Segments in this Video

Osborne House (03:51)

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Challenges facing Britain's royal palaces increased during the modern age; the monarchy wanted to appear democratic while retaining prestige. Seeking privacy, Victoria and Albert had Thomas Cubitt build a coastal villa. Daniel Cruickshank tours the interior.

Royal Tourism (02:30)

Victoria supported the idea of opening palaces to the public. Charles II had created an exhibition of king's armor in the Tower of London supporting his rule—the longest continual attraction in the world.

Tower of London Legends (02:58)

Charles II put the crown jewels on display. Today, Tower yeoman warders are a tourist attraction in their own right. Clive tells a group about executions and Barney explains the tradition of keeping ravens on site.

Byward Tower Tour (02:36)

Chief yeoman warder Alan Kingshod shows Cruickshank his apartment in the former Tower of London prison cell, where traitors awaited execution.

Opening Hampton Court (03:04)

By the 1840s, the Tower of London attracted thousands of visitors per year. Queen Victoria allowed the public to tour her offsite residence that housed "grace and favor" tenants: retired courtiers and public servants.

"Grace and Favor" Apartment (03:19)

Cruickshank tours a Hampton Court residence that housed retired courtiers and public servants from the 1770s.

Life at Hampton Court (03:10)

Despite a palatial setting, residences could be spartan. A woman employed to keep the Great Vine recalls the "grace and favor" community hierarchy and explains that Queen Victoria opened the palace to the public for government funding.

British Imperial Monuments (02:20)

By opening palaces to the public, Queen Victoria set the Heritage Movement in motion. When she died in 1901, Edward VII ordered the London Mall widened and a memorial built at Buckingham Palace.

Queen Victoria Monument (03:25)

Classical architecture revivalist Ashton Webb widened the Mall and designed a new Buckingham Palace facade to celebrate the British Empire. However, its power waned during World War I.

Final Execution (02:52)

During World War I, the Tower of London was used as a barracks and as a prison for German spies. During World War II, it was closed to the public. Hear details of Josef Jakobs' 1941 execution.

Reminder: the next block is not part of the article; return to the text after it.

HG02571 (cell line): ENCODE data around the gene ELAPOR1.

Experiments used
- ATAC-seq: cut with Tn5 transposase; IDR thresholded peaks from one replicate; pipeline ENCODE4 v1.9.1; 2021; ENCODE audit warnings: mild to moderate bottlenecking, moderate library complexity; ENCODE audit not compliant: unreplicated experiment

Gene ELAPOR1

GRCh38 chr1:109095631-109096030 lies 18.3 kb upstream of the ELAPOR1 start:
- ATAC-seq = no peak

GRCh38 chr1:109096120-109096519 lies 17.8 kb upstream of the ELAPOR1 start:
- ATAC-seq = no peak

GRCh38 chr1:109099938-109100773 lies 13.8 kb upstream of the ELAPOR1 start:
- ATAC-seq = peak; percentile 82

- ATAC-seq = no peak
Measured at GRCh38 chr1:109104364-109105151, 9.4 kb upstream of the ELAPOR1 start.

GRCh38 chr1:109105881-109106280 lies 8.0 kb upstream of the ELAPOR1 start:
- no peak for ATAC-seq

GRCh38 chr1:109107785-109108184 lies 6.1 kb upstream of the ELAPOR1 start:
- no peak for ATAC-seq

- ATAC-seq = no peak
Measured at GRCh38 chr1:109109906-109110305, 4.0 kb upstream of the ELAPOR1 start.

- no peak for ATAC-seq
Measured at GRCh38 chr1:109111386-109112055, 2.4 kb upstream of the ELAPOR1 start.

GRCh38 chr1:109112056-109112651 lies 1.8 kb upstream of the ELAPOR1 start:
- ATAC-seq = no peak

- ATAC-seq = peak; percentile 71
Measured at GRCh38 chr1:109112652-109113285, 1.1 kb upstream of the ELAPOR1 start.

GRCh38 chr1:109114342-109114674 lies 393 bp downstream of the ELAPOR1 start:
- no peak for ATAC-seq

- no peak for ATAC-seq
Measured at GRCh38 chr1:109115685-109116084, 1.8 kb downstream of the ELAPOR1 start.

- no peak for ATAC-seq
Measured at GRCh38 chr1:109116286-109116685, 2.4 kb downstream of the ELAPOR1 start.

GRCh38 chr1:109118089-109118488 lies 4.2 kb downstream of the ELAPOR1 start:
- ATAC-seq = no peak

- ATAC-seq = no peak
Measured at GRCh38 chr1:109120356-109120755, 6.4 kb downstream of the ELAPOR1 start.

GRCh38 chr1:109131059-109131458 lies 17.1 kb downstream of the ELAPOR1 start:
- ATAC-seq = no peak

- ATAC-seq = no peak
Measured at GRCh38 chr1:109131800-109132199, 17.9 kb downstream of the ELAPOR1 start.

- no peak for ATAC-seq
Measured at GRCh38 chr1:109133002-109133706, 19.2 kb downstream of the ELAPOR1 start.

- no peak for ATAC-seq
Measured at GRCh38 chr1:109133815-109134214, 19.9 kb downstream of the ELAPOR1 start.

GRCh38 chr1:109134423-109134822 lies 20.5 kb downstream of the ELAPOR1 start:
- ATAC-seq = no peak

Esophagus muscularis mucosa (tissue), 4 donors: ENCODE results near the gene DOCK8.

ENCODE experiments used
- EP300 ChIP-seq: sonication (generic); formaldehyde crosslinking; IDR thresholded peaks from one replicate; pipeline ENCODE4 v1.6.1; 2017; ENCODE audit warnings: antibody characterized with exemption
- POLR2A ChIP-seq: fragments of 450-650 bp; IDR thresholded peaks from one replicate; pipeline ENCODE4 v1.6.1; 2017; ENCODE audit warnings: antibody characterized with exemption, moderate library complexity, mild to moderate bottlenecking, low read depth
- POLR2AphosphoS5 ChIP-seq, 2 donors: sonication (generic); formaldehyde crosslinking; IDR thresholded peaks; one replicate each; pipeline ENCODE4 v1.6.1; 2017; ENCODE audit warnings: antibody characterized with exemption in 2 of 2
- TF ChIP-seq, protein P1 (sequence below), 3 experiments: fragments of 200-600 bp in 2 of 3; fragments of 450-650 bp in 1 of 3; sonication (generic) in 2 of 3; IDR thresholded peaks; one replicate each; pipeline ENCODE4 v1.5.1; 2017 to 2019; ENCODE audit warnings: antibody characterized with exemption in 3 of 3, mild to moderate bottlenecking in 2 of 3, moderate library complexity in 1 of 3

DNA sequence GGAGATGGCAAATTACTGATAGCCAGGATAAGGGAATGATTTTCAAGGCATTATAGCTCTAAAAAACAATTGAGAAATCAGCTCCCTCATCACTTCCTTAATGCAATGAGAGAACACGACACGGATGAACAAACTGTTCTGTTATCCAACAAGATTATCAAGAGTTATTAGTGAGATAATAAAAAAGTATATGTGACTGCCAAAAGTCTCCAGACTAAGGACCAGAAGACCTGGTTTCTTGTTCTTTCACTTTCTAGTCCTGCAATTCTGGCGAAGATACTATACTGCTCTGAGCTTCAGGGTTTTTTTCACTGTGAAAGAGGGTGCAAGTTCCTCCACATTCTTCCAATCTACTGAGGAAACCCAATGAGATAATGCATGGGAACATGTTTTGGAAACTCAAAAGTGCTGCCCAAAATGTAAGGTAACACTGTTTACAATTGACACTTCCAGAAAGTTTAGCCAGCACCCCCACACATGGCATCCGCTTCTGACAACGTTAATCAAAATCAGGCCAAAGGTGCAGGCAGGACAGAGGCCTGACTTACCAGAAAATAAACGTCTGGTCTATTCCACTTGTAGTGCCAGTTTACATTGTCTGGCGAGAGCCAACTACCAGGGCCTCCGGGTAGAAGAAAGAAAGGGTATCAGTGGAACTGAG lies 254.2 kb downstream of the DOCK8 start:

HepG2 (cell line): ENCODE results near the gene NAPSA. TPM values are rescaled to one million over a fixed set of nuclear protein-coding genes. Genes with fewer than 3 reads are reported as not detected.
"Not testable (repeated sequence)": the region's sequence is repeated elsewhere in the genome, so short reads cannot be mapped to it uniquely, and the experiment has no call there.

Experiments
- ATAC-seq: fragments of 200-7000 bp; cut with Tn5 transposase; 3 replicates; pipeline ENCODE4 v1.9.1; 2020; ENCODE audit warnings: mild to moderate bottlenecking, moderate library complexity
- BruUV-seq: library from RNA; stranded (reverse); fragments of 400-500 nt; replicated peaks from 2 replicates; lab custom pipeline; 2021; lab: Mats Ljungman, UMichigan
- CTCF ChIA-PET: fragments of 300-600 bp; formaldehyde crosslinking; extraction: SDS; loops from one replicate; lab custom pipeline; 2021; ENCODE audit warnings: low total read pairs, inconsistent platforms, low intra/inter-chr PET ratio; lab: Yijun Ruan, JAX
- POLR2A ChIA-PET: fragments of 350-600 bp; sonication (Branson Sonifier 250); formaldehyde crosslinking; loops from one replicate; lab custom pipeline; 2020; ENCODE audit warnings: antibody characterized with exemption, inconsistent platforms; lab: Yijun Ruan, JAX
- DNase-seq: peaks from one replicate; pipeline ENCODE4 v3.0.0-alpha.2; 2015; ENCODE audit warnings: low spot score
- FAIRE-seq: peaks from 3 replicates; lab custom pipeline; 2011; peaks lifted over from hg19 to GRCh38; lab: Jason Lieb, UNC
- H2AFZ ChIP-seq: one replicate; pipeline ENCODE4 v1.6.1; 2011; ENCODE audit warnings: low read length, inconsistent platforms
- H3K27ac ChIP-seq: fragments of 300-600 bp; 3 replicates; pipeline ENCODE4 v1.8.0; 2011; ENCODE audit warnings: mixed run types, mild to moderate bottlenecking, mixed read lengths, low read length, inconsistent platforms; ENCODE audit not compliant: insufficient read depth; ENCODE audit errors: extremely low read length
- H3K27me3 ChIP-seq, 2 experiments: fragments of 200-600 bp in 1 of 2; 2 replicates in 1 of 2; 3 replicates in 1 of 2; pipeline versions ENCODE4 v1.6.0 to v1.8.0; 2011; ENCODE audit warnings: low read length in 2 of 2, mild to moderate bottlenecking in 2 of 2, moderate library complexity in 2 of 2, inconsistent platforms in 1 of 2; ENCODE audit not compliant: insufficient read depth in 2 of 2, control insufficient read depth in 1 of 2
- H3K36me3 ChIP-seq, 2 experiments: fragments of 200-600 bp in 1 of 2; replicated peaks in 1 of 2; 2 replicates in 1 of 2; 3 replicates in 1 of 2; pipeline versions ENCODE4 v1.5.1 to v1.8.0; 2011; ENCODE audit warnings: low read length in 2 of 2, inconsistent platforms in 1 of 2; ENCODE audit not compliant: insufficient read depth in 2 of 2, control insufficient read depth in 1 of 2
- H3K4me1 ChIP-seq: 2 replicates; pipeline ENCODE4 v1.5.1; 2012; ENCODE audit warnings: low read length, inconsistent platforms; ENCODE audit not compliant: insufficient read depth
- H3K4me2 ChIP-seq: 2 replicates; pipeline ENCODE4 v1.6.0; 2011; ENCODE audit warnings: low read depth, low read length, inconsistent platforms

London Blitz (02:27)

In 1940 and 1941, the Germans targeted the Tower of London to lower British morale; Kensington and Buckingham Palaces were damaged. After World War II, Britain valued modernism at the expense of historic buildings.

Historic Royal Palaces Agency (03:18)

After a Hampton Court fire in 1986, a new body was created for conservation and fundraising. Cruickshank meets an art restorer monitoring conditions of Rubens canvasses on the Banqueting House ceiling.

Restoring a Reubens Ceiling (04:02)

An art conservation expert explains past and present restoration techniques in the Banqueting House. UV light reveals areas where a painting has been retouched.

Preventative Conservation (02:00)

At Hampton Court, textiles, carvings, and other historic objects are regularly cleaned of dust brought in by visitors.

Preserving Historical Objects (04:18)

Items too fragile to remain in their original setting are kept in the Hampton Court attic. Cruickshank examines a ceiling roundel and a Roman bath fragment from Henry VIII's reign.

Tijou Screen (02:34)

Fragments of an 17th century metal gate are preserved at Hampton Court—providing a sense of labor and craftsmanship that went into building palaces. Restoration projects are carried out at historic palaces.

Future of Royal Structures (01:51)

Prince Charles honors helicopter pilots at St. James' Palace—confirming the importance of functioning royal palaces to the British identity. The fate of historic palaces depends on the monarchy's changing character.

Credits: Opening the Palace Doors (00:41)

Credits: Opening the Palace Doors

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Opening the Palace Doors

Part of the Series : Genius of Palaces
DVD (Chaptered) Price: $300.00
DVD + 3-Year Streaming Price: $450.00
3-Year Streaming Price: $300.00

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Description

This series unlocks the secrets behind some of Britain’s most magnificent buildings, from construction to their impact on a changing society. While fortresses and castles were defense strongholds, palaces have been the residences of bishops and kings as far back as the Romans. In this film, historian Dan Cruickshank reveals how Charles II opened the Tower of London to the public in the first royal tourism scheme, followed by Queen Victoria opening Hampton Court, Kensington, and other palaces to gain government funding. After World War II, historic buildings were rejected in favor of modernism until the Historic Royal Palaces Agency was created to conserve and fund these monuments to British neo-classical architecture. Cruickshank witnesses efforts to restore Reubens’ ceiling at Banqueting House and gains access to objects from Henry VIII’s reign. A BBC Production.

Length: 52 minutes

Item#: BVL86518

ISBN: 978-1-60057-843-4

Copyright date: ©2014

Closed Captioned

Performance Rights

Prices include public performance rights.

Not available to Home Video and Publisher customers.


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